It is not a good sign that the price of all rice varieties have increased in the market at a time when the boro harvest is coming in. Some may point to the untimely floods in the haors and others areas as well as scattered storms here and there. But the trend in rising rice prices began from August last year.
Even in January when the aman harvest came in, the prices of rice did not fall. In fact, the prices have been spiraling up in an unusual manner. According to the government Trading Corporation of Bangladesh (TCB), the Friday market saw high prices of all varieties of rice, with Nazirshail-Minicate selling for Tk 50 to 56, Paizam-Lata at Tk 46 to 50, and coarse IRRI-Shorna at Tk 42-45. This is higher than prices in the corresponding period last year by 10.87 percent, 14.63 percent and 31.82 percent respectively.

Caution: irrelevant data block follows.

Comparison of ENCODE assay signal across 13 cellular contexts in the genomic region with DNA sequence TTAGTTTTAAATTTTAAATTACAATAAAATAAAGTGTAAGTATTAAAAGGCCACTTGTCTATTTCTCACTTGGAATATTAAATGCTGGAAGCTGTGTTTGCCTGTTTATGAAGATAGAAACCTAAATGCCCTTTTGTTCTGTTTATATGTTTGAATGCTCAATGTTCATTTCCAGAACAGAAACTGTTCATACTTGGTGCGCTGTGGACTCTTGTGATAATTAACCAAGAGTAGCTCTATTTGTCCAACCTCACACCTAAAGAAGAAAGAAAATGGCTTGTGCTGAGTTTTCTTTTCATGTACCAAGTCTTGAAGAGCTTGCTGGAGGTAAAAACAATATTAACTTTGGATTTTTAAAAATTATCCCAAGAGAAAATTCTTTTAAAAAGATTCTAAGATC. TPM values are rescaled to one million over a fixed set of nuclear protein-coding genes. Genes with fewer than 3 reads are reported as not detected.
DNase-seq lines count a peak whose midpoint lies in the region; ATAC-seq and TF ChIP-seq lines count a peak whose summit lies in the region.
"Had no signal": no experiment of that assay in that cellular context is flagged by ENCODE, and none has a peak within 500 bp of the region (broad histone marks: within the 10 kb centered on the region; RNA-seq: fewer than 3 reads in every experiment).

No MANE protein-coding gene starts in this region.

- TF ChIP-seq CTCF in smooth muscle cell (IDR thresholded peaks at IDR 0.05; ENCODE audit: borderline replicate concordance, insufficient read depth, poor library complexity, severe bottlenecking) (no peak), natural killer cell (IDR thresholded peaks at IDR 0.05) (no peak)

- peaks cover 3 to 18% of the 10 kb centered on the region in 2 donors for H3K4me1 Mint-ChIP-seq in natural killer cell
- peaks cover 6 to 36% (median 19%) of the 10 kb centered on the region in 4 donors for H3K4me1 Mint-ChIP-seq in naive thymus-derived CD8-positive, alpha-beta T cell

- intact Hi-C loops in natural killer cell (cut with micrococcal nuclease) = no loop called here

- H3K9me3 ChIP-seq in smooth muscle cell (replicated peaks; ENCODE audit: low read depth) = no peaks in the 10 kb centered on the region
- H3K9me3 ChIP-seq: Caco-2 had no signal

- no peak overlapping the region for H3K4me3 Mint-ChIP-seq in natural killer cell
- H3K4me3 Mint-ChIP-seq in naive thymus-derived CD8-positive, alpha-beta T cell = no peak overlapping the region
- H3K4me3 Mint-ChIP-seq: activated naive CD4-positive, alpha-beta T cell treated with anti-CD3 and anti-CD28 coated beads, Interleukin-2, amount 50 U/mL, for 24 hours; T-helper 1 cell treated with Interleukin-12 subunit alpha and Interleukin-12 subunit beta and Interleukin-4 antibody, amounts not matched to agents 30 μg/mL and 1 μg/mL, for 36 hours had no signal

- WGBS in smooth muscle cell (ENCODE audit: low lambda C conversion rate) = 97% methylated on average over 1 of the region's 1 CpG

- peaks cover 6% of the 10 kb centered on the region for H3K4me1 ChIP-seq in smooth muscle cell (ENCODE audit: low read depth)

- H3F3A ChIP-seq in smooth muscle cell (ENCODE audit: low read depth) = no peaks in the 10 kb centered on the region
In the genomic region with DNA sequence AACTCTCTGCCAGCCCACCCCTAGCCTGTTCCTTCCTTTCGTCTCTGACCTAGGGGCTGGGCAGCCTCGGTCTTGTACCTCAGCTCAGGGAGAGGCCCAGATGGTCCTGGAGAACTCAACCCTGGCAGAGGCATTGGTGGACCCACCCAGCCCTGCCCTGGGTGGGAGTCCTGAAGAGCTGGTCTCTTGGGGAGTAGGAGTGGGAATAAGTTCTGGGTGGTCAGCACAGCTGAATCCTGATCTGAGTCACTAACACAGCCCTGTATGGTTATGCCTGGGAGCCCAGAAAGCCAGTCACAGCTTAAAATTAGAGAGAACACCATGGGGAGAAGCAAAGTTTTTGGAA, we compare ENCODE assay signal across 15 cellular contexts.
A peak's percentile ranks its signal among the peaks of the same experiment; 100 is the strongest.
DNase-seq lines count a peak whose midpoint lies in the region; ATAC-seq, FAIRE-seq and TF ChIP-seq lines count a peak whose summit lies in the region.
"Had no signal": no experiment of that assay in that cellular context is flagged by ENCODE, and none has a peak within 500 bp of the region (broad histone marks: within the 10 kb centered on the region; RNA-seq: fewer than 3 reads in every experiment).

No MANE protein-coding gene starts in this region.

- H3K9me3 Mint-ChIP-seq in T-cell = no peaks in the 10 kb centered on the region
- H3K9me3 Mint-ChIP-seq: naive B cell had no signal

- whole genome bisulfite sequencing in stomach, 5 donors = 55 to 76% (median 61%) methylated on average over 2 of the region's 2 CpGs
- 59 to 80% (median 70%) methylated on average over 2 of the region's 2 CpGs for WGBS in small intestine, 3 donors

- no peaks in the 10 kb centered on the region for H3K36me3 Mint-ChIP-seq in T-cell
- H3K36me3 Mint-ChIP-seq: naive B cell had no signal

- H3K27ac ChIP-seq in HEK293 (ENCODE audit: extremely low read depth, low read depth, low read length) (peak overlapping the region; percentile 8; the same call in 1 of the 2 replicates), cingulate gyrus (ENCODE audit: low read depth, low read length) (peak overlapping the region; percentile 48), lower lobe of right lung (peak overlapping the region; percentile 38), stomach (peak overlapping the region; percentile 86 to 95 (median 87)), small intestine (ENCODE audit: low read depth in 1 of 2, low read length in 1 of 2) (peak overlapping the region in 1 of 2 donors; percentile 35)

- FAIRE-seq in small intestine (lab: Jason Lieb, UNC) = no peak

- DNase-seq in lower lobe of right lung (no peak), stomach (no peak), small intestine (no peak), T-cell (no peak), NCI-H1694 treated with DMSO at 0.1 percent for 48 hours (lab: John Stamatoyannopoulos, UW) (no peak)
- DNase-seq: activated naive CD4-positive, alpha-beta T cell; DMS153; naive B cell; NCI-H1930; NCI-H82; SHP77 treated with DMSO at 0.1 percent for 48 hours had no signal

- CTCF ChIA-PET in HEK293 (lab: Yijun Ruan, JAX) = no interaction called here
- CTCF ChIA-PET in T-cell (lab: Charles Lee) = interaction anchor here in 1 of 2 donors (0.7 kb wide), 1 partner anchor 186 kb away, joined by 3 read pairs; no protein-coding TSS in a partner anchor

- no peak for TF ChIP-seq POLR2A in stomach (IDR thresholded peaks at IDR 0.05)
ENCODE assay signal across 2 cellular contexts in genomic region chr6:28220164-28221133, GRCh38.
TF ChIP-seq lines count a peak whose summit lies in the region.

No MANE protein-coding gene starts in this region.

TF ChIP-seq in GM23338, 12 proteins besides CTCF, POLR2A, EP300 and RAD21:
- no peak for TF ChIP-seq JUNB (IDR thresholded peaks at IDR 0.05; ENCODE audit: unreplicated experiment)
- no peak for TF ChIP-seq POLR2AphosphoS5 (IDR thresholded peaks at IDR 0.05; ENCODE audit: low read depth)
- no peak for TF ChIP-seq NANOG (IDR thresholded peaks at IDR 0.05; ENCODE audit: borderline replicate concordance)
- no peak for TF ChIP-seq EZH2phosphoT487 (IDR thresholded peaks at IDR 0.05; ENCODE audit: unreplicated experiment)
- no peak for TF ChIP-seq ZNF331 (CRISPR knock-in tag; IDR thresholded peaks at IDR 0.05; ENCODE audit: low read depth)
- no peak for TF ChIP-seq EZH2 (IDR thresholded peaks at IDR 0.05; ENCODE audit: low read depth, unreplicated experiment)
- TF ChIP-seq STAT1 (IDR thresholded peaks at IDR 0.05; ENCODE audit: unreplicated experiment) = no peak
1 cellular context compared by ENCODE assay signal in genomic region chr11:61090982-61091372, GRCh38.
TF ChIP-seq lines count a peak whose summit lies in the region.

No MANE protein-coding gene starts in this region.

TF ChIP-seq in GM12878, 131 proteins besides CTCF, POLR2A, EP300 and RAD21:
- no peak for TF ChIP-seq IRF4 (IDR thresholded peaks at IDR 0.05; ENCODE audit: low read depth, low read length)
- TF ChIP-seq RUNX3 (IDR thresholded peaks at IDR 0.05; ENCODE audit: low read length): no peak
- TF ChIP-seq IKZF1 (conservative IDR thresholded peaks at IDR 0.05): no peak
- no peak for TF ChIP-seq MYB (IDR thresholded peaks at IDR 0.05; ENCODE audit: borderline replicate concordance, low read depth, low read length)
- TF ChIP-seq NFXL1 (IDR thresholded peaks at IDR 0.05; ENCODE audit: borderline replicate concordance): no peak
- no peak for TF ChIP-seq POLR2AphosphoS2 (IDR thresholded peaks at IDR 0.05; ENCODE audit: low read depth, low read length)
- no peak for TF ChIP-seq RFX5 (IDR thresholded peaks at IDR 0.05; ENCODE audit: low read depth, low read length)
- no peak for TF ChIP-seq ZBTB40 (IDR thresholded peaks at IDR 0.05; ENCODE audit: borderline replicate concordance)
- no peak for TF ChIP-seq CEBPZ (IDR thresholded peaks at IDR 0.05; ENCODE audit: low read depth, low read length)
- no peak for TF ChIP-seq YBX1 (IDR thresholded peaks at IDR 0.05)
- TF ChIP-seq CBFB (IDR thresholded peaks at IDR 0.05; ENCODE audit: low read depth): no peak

The government has been saying that the there is more rice than the capacity of the storehouses. So why should the price of rice then be spiraling? The food minister has ordered a withdrawal of import taxes on rice in order to keep the prices stable. It is surely nothing to be proud of that a country of surplus food grain suddenly faces a deficit. There are many gaps in the equation.
Rice is such a commodity that when its price goes up, it is the poor working class that suffers the most. Necessary measures must be taken to ensure that the prices do not increase. Rather than import, stress should be placed on increasing production and ensuring sufficient stock in the government godowns. Selling adequate amounts of rice at low prices in the open market will improve the situation.
The government has to be alert to ensure that its food grain collection target is met. The minister himself blames traders of market manipulation. He should make public a full fledged report in this regard and take legal action against those involved. And if the common consumers are benefitted by the withdrawal of rice import duty, then monitoring of the importers must be stepped up.